Coronavirus: One Year

I’ve reflected on the ongoing pandemic a couple times, and now that we’ve passed the one-year mark, it seems an update is due. Cautiously optimistic is about how things feel.

We made it through the second wave and the rising death toll in the fall and winter. Now the vaccines are rolling out—truly a miracle how quickly that happened—but it’s a race between vaccine rollout and deadlier, more contagious variants. We’re seeing surges in places, lock downs in Europe again, and worrisome numbers that creep upward.

So there’s real reason for hope, but there’s also that continued anxiety that hasn’t left us for the past year.

Many people are clamoring to return to normal and several states have thrown caution to the wind and rescinded all mask and shutdown orders. A lot of schools are going back to full in-person teaching as well. So of course we’re seeing more cases and things closing again.

It’s like we keep making the same mistakes over and over again. We’re too impatient to wait for a few more months for those vaccines to reach a broader swath of the country.

On the personal front, we’re doing pretty well all things considered. Abby got her vaccine a month or so ago. Minnesota just announced that anyone over 16 can get it starting this week, so now I’m legitimately checking for appointments (previously it seemed like June at the earliest before I could get one). Of course the vaccine isn’t approved for anyone under 16, so the kids will have to wait.

We’ve continued to keep our kids home for distance learning. At this point it just seems safer to make the whole year a wash and be done with it.

The cabin fever feeling has been getting pretty rough, but spring weather helps with that. We still go places and where masks and it feels relatively safe. You can eat in restaurants, though we’re mostly avoiding it (with the exception of Mall of America where we go Pokemon—I’ve done that a few times and a few times with Milo, and it feels OK; not great, especially on the weekends, but we’re doing the best we can).

Thankfully our jobs have been stable, so we don’t have worries there.

I do worry about the long-term impacts of all this staying home. I know it’s necessary and needs to be done, but it’s going to have long-term ramifications. I know their are short-term impacts and people suffering from depression. I wish we were doing better at checking in on people. But long-term we’ve spent a year cutoff from in-person socializing and just worrying—and that’s for “normal” folks who haven’t been sick or lost loved ones or jobs. There’s an unease and even dread that’s settled on all of us for the past year. I wonder about the kids too. Spending a year of your life living through something this enormous and traumatic has to leave scars.

We’re nearing 550,000 deaths here in the U.S. and almost 2.8 million worldwide. It’s staggering to think about.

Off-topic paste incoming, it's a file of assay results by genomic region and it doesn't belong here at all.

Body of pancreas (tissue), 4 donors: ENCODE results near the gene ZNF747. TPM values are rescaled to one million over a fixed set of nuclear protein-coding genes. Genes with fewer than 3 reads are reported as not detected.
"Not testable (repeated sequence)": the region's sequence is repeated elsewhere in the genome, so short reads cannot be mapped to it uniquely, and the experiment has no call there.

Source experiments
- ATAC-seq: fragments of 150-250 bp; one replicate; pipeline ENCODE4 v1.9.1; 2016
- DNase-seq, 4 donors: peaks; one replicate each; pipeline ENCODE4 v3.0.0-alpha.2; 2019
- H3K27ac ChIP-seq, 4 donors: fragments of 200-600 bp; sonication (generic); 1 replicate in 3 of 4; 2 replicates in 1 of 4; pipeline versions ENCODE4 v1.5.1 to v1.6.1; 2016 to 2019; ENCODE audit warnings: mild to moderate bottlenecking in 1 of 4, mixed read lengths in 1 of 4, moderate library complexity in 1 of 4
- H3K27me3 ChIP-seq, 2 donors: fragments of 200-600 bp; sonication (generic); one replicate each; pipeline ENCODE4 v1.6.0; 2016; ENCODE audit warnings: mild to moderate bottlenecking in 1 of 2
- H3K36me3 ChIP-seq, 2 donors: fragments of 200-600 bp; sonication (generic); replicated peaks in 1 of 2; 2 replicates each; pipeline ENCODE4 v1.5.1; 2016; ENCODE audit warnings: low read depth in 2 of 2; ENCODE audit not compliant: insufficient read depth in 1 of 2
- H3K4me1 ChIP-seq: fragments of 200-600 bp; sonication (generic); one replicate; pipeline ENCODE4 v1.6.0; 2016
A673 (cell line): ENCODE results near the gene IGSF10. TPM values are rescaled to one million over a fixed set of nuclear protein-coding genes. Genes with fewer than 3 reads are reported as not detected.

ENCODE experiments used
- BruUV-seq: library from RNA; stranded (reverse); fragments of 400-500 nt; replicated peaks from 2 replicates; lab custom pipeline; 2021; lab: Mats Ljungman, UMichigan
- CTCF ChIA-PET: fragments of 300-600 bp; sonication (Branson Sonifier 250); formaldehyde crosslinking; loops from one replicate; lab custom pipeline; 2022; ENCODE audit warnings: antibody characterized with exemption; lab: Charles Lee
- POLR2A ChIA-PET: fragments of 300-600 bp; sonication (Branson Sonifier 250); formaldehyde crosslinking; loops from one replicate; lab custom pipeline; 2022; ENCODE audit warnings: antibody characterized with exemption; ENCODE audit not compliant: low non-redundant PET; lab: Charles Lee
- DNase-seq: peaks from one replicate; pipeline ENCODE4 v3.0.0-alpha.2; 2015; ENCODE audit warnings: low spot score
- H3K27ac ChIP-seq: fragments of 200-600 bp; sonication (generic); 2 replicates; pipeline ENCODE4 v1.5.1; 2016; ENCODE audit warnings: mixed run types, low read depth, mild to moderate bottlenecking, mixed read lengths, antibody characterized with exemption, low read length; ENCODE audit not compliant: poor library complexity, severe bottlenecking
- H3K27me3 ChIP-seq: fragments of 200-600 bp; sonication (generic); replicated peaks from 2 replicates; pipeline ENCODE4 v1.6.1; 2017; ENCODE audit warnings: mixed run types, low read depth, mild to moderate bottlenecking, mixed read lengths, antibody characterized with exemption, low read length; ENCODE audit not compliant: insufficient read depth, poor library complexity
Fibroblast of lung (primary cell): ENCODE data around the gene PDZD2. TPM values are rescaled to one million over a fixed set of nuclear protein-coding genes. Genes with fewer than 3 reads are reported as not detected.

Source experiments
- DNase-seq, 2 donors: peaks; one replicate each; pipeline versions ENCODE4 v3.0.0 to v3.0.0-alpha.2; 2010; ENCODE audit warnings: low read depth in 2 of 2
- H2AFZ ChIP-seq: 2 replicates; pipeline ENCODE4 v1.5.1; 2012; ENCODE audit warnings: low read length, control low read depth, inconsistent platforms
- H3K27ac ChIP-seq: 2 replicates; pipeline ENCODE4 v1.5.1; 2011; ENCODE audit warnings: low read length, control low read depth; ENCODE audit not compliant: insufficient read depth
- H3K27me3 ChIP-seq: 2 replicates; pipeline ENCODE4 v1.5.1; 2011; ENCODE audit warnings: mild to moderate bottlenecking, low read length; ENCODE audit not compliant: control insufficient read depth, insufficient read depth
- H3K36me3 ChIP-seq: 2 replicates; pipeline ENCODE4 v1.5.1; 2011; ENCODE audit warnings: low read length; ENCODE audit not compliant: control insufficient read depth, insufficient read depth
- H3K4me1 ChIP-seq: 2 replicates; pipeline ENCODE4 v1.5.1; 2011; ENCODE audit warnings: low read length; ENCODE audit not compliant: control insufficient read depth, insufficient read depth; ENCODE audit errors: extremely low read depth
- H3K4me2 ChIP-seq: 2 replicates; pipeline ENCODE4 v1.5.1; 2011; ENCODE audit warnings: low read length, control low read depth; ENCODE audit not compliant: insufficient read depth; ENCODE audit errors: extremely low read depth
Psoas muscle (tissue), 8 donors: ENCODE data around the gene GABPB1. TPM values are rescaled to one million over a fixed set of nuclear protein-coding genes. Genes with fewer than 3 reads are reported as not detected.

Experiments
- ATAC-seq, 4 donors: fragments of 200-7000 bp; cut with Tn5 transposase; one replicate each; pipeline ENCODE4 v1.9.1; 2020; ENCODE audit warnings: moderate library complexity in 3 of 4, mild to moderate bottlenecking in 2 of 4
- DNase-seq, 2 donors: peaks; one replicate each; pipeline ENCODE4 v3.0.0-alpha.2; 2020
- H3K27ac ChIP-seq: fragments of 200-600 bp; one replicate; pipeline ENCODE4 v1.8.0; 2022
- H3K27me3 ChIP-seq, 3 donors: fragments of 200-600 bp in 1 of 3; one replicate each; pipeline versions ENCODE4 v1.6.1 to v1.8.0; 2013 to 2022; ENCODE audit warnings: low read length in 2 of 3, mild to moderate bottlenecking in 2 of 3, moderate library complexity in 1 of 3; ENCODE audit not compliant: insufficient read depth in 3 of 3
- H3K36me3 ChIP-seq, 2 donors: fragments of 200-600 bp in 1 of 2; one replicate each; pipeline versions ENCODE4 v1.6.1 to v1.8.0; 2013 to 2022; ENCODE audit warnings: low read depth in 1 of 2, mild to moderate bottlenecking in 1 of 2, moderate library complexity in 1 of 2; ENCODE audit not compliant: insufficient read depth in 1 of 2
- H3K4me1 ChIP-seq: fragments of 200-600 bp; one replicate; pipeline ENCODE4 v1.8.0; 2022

And what continues to plague me is how many people never took it seriously, how many people questioned the science, how many people valued the economy over lives.

As a child of the 1980s, I was raised on American exceptionalism. We can do anything we put our minds to. My grandparents grew up during the Great Depression and fought in World War II. They are the “Greatest Generation” because they faced hardships and came together to overcome them.

Now that we’ve been through a hardship of our own, I can’t help but wonder how we measure up. It doesn’t seem like Americans have been able to come together through this challenge and endure it together. It seems like we’ve bickered and argued and a sizable minority has ignored all the rules and embraced a gross freedom that values individual liberty over human life. That somehow being forced to wear a cloth mask is the greatest crime against freedom.

I’ll be honest, part of me wonders if some of that ‘American exceptionalism’ isn’t just hype—we’re all broken people. The “Greatest Generation” certainly had their own failures, whether it was the internment of Japanese Americans or the continuation of Jim Crow racism. Maybe it’s all been glossed over since then and we’re getting a nice, clean story, but when you live through things it’s never that clean.

I don’t know. What I do know is that this pandemic and the response of some has seriously shaken my faith in humanity and especially the church. Far too many of the anti-maskers claim to be Christians. For a faith that teaches humility and valuing others before yourself, I can’t understand why so many shrug off masks and value this gross personal freedom over protecting others.

They’d rather see people die than wear a mask.

When we talk about long-term consequences, I think that’s going to have a deep one on the American psyche.

I don’t know why that is, if it’s the ongoing erosion of trust in the news media, if it’s a lack of trust in science, if it’s selfishness wrapped up in the worship of personal freedom… I don’t get it. It’s certainly linked to Donald Trump—he tapped into it and fueled it, but I think it’s much bigger than him.

So that’s where we’re at. The vaccines are getting out there, things are starting to open (even if that’s not very wise yet), and I imagine this summer will be closer to normal. But we don’t have a vaccine for kids yet, there are dangerous variants out there, and it’s not over yet. I suspect we’ll be wearing masks for a while (and they’ll be common in the future as a way to reduce sickness).

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